Note to self: Never forget that you are not, and never have been, much of an entrepreneur. So the record of another misguided get-rich-quick scheme starts. What can I say? Even in EVE Online, there are certain things I’m just not capable of becoming.
When I took the trip into NullSec a couple weeks back, one thing that caught my eye was the high prices on some items there. After getting back to HighSec and checking the local market, I found that some items carried a markup of almost 900 percent.
Now that looked like a gravy train I could get on.
It turns out that the system I had chosen for my base of operations was, coincidentally, right next door to one of the trade hub systems, so the prices at which I can get things is often quite good for the region. I chose an item that I thought had a chance at making some good money and picked up 10 of them. After checking the setup on my fastest frigate — meaning the best one for running the gates in case they were being camped — I loaded the stuff up and headed back out into the wilds of NullSec.
It took a little while to jump 23 gates, but a certain rhythm emerged, and the job was easily done while ticking them off and watching planets, gates and the occasional ship fly by. I really got a sense of going somewhere, even though the farthest I actually traveled was to the cupboard for another bag of chips — “crisps,” in the UK. Before the wrappers got too deep, I arrived at my destination.
I clicked to OK the silly little docking fee on the base, got safely inside and posted the items on the market, with a price slightly under — maybe by half a percent — the other sellers in the area. After a final look around the market again, I undocked and started the trip back, all 23 jumps (munchies included).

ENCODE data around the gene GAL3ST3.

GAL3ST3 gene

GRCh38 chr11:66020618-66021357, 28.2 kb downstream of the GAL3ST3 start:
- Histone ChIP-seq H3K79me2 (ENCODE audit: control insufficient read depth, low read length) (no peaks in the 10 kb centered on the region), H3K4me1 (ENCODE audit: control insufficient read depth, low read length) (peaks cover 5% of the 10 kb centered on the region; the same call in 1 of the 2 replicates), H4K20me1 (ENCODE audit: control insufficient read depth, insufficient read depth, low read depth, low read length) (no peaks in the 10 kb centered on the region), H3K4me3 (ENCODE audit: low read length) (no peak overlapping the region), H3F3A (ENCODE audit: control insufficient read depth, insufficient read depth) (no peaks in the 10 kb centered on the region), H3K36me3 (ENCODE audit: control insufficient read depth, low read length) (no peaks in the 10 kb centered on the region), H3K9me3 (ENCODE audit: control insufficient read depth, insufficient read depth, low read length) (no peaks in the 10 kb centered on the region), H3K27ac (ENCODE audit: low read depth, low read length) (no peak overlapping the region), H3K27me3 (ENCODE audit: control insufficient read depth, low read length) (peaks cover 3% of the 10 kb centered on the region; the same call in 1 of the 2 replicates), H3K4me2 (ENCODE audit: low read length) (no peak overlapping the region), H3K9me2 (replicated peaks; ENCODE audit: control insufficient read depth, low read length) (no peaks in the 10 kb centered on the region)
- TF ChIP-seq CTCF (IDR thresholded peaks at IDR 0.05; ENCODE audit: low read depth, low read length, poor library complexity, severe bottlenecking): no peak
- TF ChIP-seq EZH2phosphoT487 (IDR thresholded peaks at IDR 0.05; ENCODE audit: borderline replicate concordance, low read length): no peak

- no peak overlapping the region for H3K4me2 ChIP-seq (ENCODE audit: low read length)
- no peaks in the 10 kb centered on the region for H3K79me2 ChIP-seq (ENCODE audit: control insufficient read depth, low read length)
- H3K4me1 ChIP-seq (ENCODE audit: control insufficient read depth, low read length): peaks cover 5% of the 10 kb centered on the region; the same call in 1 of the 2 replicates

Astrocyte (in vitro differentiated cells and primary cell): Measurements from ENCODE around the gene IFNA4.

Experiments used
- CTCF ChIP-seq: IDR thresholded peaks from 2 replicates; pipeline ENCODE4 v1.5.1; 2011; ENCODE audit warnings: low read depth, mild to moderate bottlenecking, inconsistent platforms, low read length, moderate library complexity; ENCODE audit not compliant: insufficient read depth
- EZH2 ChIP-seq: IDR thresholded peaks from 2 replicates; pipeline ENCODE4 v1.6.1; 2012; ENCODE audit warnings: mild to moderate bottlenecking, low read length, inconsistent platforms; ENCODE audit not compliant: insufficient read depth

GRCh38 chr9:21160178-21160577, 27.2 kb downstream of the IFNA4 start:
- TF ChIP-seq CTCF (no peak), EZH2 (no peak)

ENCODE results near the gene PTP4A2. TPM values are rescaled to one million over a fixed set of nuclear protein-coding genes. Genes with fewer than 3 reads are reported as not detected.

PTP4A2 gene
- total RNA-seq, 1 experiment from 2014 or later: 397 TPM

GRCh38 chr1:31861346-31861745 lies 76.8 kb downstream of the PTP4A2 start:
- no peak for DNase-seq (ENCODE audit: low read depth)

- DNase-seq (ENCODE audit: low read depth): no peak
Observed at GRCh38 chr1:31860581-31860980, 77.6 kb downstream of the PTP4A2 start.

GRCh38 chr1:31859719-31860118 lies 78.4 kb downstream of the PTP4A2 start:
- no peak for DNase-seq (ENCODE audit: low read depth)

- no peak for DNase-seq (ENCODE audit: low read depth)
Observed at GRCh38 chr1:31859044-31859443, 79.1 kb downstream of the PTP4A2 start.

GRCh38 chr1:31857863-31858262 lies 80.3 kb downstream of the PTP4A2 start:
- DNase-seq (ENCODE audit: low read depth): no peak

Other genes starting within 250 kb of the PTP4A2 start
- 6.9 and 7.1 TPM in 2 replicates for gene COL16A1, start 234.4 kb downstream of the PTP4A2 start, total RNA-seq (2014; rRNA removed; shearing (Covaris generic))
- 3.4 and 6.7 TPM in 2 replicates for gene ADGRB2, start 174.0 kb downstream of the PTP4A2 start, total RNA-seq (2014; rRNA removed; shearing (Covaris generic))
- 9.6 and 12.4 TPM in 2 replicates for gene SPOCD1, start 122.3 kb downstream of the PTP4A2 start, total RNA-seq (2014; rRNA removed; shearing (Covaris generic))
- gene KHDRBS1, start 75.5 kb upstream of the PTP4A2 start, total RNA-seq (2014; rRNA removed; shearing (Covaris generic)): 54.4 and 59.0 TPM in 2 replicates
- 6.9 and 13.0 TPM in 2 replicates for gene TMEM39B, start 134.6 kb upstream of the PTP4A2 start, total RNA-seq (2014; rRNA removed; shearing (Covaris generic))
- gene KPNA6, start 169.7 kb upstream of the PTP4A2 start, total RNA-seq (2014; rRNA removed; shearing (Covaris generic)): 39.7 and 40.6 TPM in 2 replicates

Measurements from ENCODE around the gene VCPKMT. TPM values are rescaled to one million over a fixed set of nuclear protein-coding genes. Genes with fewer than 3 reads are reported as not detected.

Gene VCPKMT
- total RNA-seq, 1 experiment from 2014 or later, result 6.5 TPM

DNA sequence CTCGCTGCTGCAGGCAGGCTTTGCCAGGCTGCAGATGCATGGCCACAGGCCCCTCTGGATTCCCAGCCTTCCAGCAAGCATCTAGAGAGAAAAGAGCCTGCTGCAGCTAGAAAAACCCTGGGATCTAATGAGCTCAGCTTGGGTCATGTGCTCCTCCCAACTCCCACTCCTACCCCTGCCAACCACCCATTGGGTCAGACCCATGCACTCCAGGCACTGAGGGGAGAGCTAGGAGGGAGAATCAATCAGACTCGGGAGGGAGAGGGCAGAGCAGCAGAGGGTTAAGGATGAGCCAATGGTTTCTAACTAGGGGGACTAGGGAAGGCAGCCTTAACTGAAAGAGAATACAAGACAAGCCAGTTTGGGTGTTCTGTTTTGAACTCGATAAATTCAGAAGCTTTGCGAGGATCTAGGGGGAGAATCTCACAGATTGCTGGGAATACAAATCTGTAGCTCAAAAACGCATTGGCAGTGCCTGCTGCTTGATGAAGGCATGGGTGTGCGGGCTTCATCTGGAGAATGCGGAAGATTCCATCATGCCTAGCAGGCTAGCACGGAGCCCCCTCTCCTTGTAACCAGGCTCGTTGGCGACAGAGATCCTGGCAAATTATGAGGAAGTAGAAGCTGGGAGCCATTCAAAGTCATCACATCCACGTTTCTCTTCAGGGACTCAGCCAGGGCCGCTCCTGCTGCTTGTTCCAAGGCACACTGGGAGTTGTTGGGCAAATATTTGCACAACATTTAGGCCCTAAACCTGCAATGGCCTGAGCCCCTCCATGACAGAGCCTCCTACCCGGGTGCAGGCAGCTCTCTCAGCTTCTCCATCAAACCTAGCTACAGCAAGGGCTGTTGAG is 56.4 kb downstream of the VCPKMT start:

There was no real excitement on the trip back, just the pleasant jump through each gate that allows a small amount of time to look at things — for example, the appearance of the gate changed at a certain point. Routine flying notwithstanding, I breathed easier when I get back into HighSec. Once home, I called it a day.
Back into the home routine, I salvaged wrecks around my home system, killing the rats myself when they were there. Money kept rolling in. Every time I sold bits of the loot, I noticed that the items I had left in NullSec were still out there for sale. All 10 were still there, in fact. I had posted the sale for a month. In just two weeks, I got the picture. They hadn’t sold, and I had the distinct feeling they weren’t going to, either.
Another week went by, and my patience was done. I wanted the money or I wanted my stuff so I could at least recoup the investment. I flew all the way out, got them and brought them back.
So, what to make of it all?
First, I had done little to no market research. I had no way of knowing whether there was any demand in the area in which I placed them, so what I did was a complete and unguided gamble, a blind roll of the dice. It should have been no surprise that the items didn’t sell.
Second, EVE Online has a way of making you feel that blind rolls of dice will not be rewarded. Pay attention to that. I obviously didn’t. As people in the forums will say, EVE Online is a dark, cold and lonely place. The atmosphere reeks of the need to be careful. I had ignored that subliminal message and found yet again that its seemingly unrelated meaning was indeed relevant.
Third, playing solo and part-time make it that much harder. I had no one to explain how to research the market — I read about a likely way in the forums well after the fact — nor to help in any other way. The necessary research is a time-consuming activity that eats into what I consider playing time, while the real traders in the game think of the research as actually part of playing.
And so, my education in EVE Online continues. Some time was lost, some knowledge gained. Hopefully I can put it to use.
— Will Collum
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